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Study finds carbon emissions increase when land is converted into crops for ethanol

UPDATED: Fri., Nov. 17, 2017, 7:49 p.m.

The Corn Plus ethanol plant in Winnebago, Minn., in May 2015. (Tribune News Service)
The Corn Plus ethanol plant in Winnebago, Minn., in May 2015. (Tribune News Service)

A University of Wisconsin, Madison study shows that the shift of more than 7 million acres into cropland led to huge releases of carbon emissions into the atmosphere after a 2007 federal law mandated ethanol in gasoline.

The increased carbon emissions are equivalent to 20 million new cars driving down American roads every year, according to the researchers’ estimates in the study.

The findings show big changes in land use across the Midwest and other parts of the United States between 2008 and 2012. That coincided with a change in federal law that required blending ethanol from crops like corn and soybeans into gasoline.

The federal Energy Information Agency reported that 10 percent of 143 billion gallons of gasoline came from ethanol in 2016.

The study shows the unintended consequences of a federal policy meant to reduce U.S. reliance on fossil fuels.

While adding ethanol means burning fewer fossil fuels, the study found that the benefits were lost as even larger amounts of carbon held in the soil were released into the atmosphere in newly cultivated farm fields.

The researchers used satellite images and other data to identify landscape changes over time and used computer modeling to estimate the carbon that had been stored in soil.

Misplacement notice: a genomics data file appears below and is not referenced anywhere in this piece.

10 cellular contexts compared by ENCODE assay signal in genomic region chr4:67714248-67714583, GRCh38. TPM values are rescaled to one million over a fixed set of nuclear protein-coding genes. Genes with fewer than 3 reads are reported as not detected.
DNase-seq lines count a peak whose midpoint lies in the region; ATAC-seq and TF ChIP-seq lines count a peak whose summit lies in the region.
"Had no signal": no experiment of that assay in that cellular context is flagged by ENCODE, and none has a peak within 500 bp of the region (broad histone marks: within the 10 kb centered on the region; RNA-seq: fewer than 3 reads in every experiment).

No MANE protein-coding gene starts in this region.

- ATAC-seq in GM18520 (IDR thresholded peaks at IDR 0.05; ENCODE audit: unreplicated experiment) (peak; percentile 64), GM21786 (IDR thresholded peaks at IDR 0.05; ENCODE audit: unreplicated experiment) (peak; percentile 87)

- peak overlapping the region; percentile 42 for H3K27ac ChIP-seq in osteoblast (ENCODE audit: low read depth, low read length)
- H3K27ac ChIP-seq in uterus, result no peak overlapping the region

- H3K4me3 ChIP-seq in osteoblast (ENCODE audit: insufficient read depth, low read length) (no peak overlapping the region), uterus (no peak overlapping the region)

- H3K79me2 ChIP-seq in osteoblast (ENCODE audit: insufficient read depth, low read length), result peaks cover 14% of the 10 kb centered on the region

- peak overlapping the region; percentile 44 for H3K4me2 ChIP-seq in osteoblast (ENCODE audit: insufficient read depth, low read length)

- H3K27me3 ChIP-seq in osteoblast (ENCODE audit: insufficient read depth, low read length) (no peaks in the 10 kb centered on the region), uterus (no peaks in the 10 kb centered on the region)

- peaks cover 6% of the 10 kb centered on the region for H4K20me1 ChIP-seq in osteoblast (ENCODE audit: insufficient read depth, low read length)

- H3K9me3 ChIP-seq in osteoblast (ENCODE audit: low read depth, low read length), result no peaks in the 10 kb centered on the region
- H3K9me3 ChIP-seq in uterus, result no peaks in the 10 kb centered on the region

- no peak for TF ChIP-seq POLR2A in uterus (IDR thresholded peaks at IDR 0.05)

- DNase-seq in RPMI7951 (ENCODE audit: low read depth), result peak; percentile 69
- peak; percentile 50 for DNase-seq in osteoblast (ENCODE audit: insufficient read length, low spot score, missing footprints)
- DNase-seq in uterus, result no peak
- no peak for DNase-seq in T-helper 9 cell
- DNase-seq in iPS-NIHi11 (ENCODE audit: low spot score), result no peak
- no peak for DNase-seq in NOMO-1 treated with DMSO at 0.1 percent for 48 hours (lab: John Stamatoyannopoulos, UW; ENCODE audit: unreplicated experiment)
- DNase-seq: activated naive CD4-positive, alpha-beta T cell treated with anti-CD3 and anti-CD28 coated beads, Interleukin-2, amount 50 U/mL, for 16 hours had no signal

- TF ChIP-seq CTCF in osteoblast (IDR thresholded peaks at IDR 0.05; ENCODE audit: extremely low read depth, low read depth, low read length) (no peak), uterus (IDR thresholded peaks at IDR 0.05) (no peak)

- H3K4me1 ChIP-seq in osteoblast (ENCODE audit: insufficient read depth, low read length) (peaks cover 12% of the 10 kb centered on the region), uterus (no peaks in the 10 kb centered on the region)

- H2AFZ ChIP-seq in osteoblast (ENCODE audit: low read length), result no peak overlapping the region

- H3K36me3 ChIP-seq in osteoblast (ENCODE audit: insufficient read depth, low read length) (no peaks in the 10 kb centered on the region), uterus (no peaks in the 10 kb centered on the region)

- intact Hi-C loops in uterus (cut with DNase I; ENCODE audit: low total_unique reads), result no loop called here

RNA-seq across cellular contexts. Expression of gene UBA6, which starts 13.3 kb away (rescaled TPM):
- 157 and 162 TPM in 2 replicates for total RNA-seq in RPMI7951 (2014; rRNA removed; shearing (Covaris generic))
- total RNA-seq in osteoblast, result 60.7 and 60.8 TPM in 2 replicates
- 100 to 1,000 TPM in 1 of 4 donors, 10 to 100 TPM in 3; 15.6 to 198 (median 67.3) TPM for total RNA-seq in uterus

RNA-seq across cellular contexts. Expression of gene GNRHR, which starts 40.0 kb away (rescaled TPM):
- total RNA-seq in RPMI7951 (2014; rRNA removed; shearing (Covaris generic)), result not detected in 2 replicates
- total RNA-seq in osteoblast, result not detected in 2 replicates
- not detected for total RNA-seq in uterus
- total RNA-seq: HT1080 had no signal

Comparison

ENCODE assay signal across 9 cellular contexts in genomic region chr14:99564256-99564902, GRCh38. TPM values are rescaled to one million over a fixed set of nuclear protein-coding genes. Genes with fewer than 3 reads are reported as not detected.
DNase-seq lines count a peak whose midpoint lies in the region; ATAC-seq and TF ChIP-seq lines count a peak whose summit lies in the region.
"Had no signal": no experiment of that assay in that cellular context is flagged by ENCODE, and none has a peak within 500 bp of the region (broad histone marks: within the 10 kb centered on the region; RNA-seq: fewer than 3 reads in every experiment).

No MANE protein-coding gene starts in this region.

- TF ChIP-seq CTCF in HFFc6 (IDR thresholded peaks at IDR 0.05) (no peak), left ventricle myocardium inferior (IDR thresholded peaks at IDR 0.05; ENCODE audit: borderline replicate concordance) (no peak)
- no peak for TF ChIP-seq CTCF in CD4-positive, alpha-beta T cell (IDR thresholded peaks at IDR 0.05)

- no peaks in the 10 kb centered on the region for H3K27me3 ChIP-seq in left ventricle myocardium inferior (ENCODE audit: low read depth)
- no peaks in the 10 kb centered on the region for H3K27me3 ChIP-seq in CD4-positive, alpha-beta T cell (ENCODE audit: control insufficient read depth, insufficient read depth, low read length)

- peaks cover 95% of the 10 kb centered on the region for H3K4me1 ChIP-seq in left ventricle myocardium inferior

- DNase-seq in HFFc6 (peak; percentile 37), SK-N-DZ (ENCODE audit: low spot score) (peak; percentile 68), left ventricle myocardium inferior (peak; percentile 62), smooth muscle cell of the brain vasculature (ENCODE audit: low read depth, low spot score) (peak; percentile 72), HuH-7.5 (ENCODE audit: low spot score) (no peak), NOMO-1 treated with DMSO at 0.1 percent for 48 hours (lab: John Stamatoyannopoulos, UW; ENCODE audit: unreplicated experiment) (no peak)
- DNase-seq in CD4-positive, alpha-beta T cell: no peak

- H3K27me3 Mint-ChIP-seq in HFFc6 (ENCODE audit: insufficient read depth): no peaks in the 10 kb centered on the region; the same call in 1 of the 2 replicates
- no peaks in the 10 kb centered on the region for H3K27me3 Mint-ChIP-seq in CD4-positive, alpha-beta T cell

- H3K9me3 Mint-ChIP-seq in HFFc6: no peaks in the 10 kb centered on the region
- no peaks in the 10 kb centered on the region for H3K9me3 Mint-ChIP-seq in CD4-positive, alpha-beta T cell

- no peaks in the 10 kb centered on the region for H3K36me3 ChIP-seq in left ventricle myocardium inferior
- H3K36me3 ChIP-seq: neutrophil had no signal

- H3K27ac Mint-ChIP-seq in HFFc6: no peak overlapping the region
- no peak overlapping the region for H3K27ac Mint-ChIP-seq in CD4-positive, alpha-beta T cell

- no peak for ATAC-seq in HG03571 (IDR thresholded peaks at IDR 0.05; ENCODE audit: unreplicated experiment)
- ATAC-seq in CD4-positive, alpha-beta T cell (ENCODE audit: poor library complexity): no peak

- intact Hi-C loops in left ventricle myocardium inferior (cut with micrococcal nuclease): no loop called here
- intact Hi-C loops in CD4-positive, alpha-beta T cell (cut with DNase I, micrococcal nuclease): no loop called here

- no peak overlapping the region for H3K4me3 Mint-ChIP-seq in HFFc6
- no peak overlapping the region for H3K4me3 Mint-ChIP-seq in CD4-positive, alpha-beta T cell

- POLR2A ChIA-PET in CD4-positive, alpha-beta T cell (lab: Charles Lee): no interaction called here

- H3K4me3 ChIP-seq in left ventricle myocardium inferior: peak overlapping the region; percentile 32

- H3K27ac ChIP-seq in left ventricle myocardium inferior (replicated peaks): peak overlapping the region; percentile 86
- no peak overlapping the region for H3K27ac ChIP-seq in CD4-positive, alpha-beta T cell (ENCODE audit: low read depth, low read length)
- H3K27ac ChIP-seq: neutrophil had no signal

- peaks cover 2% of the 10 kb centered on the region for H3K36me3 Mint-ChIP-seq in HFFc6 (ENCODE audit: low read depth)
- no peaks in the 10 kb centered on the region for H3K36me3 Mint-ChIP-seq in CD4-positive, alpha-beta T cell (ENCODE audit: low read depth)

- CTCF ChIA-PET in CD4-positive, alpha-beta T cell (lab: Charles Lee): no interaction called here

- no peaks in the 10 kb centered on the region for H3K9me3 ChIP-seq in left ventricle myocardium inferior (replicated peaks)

The results drew criticism from an industry group. The Renewable Fuels Association, based in Washington, D.C., said other university studies have shown that claims of land use change after the ethanol mandate are “grossly overstated.”

The study examined climate impacts after grassland, forests and other types of land were plowed under after passage of the ethanol mandate, also known as the renewable fuel standard.

The authors of the study were Seth A. Spawn and Tyler J. Lark, two graduate students in the department of geography, and the project’s principal investigator, Holly K. Gibbs, an associate professor of geography.

The ethanol mandate has been controversial, with critics saying it has led to higher food prices and has spurred pollution by uprooting idle land into crops that require fertilizer and increased energy consumption to produce and refine the crops as a fuel additive.

Critics also say that the increase in domestic oil production in recent years has weakened the claim that farmers are helping to reduce U.S. reliance on foreign oil.

Many pro-ethanol groups say ethanol has been a boon to farm income. Corn prices, for example, jumped several years after the mandate was instituted before falling over the past four years.

During the 2016 election, presidential candidate Donald Trump said he supported the mandate, and this fall he directed the EPA not to take steps to cut the amount of ethanol in gasoline.

Geoff Cooper, executive vice president of the Renewable Fuels Association, took issue with the methodology of the study of using satellite photographs over time to judge changes on the landscape.

Cooper also said the number of acres of corn production in the U.S. has fallen more than 3 percent between 2007 and 2017 while production per acre increased by 16 percent since 2007.